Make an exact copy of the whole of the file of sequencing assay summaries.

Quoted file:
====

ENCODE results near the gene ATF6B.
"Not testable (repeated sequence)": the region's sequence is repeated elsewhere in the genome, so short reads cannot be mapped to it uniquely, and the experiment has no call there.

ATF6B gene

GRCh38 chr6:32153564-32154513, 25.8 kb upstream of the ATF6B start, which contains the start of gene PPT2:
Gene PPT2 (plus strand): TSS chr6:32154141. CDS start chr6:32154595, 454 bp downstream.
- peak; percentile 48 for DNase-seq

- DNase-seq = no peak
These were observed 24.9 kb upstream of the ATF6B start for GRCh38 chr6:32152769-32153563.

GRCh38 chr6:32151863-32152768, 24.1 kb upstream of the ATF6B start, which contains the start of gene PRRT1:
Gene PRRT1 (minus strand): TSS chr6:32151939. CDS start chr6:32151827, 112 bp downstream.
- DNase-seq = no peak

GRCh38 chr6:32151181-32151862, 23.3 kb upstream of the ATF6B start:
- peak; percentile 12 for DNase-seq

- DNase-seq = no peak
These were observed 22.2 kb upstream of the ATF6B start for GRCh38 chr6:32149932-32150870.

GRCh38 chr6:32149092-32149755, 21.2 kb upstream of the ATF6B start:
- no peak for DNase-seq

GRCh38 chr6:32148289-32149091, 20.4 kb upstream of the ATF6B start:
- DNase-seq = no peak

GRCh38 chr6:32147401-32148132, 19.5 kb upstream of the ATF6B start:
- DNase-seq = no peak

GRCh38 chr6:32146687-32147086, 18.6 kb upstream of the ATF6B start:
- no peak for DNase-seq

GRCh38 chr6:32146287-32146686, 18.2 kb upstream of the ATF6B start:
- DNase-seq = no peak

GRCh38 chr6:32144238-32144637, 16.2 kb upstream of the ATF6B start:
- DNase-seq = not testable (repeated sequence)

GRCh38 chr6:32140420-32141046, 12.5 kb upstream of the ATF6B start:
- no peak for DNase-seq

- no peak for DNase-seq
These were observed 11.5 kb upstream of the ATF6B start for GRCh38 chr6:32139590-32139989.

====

ENCODE results near the gene ATF6B.
"Not testable (repeated sequence)": the region's sequence is repeated elsewhere in the genome, so short reads cannot be mapped to it uniquely, and the experiment has no call there.

ATF6B gene

GRCh38 chr6:32153564-32154513, 25.8 kb upstream of the ATF6B start, which contains the start of gene PPT2:
Gene PPT2 (plus strand): TSS chr6:32154141. CDS start chr6:32154595, 454 bp downstream.
- peak; percentile 48 for DNase-seq

- DNase-seq = no peak
These were observed 24.9 kb upstream of the ATF6B start for GRCh38 chr6:32152769-32153563.

GRCh38 chr6:32151863-32152768, 24.1 kb upstream of the ATF6B start, which contains the start of gene PRRT1:
Gene PRRT1 (minus strand): TSS chr6:32151939. CDS start chr6:32151827, 112 bp downstream.
- DNase-seq = no peak

GRCh38 chr6:32151181-32151862, 23.3 kb upstream of the ATF6B start:
- peak; percentile 12 for DNase-seq

- DNase-seq = no peak
These were observed 22.2 kb upstream of the ATF6B start for GRCh38 chr6:32149932-32150870.

GRCh38 chr6:32149092-32149755, 21.2 kb upstream of the ATF6B start:
- no peak for DNase-seq

GRCh38 chr6:32148289-32149091, 20.4 kb upstream of the ATF6B start:
- DNase-seq = no peak

GRCh38 chr6:32147401-32148132, 19.5 kb upstream of the ATF6B start:
- DNase-seq = no peak

GRCh38 chr6:32146687-32147086, 18.6 kb upstream of the ATF6B start:
- no peak for DNase-seq

GRCh38 chr6:32146287-32146686, 18.2 kb upstream of the ATF6B start:
- DNase-seq = no peak

GRCh38 chr6:32144238-32144637, 16.2 kb upstream of the ATF6B start:
- DNase-seq = not testable (repeated sequence)

GRCh38 chr6:32140420-32141046, 12.5 kb upstream of the ATF6B start:
- no peak for DNase-seq

- no peak for DNase-seq
These were observed 11.5 kb upstream of the ATF6B start for GRCh38 chr6:32139590-32139989.